India’s drug regulator has asked Johnson & Johnson (J&J) to pay Rs 20 lakh as interim compensation to all patients who have received faulty hip implants, The Times of India reported on Wednesday.
Meanwhile, the government has set up a central expert committee to determine how much the patients with the ‘ASR’ hip implants should be compensated, The Economic Times reported, citing a document sent by the health ministry to the country’s apex drug regulator. The five-member panel will be chaired by R.K. Acharya, director of the New Delhi-based Safdarjung Hospital's sports injury centre, according to an order dated August 30, the financial daily reported.
According to the Times of India report, Rs 20 lakh would be the base compensation to all such patients, the Central Drugs Standard Control Organisation (CDSCO) said in a letter it sent on Tuesday to J&J. The move was in compliance with recommendations of a panel headed by Dr Arun Agarwal, former dean of New Delhi’s Maulana Azad Medical College, the report said.
Each patient who got the implant would be evaluated individually to find out the extent of medical problems that could arise, and the compensation amount would be raised accordingly, the CDSCO has said, the daily reported. The regulator has also asked the pharma major to extend its medical management programmes, as well as reimburse medical costs till 2025—the average life of an orthopaedic implant, the report said.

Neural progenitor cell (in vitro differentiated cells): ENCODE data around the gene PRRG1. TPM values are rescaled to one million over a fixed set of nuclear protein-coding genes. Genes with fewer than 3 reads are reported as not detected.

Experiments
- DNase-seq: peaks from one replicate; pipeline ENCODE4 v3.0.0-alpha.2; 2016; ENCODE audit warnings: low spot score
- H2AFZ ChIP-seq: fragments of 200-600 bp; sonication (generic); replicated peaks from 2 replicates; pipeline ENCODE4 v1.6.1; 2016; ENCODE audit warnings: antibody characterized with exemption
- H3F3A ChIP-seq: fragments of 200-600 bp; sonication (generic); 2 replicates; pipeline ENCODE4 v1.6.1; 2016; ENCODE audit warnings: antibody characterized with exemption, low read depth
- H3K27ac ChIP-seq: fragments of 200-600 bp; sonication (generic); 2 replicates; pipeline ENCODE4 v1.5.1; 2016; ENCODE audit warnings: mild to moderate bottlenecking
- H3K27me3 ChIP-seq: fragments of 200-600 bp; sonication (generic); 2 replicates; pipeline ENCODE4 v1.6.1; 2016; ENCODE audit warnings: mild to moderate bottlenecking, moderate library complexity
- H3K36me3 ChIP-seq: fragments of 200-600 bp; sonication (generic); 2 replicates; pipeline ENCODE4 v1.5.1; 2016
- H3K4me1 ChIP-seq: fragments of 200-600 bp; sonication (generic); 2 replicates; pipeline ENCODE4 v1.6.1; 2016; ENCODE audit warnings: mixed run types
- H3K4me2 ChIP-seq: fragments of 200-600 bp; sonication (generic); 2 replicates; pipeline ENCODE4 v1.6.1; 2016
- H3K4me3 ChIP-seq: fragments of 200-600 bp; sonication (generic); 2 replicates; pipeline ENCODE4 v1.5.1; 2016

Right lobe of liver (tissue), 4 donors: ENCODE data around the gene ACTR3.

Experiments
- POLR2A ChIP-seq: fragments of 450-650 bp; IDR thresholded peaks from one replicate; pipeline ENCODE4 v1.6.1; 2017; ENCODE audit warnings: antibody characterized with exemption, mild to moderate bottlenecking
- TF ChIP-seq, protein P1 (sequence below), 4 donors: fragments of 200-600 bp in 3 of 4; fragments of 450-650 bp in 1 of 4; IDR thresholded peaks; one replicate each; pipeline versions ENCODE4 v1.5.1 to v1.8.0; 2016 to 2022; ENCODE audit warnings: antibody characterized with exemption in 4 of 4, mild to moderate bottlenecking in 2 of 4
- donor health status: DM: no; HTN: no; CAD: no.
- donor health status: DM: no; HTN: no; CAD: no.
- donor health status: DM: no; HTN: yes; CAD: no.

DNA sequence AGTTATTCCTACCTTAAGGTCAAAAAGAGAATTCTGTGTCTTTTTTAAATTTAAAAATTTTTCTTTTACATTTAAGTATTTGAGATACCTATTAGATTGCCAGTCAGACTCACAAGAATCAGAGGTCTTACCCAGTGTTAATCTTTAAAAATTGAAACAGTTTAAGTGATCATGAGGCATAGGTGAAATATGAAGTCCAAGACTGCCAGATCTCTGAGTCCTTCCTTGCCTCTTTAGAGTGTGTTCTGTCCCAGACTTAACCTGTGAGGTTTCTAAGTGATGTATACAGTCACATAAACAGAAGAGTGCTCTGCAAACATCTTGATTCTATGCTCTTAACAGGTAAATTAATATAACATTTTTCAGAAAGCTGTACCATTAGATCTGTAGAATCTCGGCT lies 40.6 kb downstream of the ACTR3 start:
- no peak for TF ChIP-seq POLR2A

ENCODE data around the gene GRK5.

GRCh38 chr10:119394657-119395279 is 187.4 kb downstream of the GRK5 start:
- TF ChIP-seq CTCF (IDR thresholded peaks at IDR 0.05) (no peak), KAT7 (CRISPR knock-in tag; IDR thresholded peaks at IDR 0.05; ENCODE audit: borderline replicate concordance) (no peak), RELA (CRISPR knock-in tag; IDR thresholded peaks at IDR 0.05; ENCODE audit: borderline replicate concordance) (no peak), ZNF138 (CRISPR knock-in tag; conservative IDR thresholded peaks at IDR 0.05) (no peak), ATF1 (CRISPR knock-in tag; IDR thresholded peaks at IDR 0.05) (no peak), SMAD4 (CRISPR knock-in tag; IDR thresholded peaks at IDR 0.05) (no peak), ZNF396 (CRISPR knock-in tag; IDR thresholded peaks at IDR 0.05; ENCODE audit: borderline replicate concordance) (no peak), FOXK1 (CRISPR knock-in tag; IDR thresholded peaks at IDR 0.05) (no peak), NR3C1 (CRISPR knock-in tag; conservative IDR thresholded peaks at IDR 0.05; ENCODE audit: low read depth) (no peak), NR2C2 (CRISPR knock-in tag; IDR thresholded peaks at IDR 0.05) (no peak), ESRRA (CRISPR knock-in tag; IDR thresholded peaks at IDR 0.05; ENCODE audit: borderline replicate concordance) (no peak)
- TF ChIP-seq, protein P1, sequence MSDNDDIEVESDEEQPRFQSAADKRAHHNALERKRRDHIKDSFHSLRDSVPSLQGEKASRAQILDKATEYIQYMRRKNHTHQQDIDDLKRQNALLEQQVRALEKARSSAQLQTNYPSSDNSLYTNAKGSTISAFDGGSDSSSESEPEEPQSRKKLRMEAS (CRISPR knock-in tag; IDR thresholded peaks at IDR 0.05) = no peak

In 2010, J&J had started its global recall of the ASR hip implant and stopped its reimbursement programme for affected patients in August 2017. In the US, the company agreed to pay $2.5 billion to 8,000 patients in 2013 for the faulty implants, the report said, adding the company had informed the regulator that in India, around 4,700 people had received such implants, but more than 3,600 were yet to be traced.
The Economic Times report said the new panel will have to decide on the compensation amount the patients would receive within 45 days of receiving a report from the state committees that are also being set up to trace them.
Those who underwent one or more revision surgeries and were still suffering from disabilities, and those with ASR and facing any other systemic disorder where the cause is established, are entitled to compensation, the report said, adding that even those patients who had ASR implants and didn’t undergo any revision surgeries, and those who do not suffer any disabilities following one revision surgery were also eligible.
The financial daily quoted a J&J spokesperson as saying that since the voluntary recall decision was made, J&J’s DePuy Orthopaedics unit—which manufactured these implants—had taken measures to provide information to patients and surgeons, including an "unprecedented" reimbursement programme to address recall-related costs.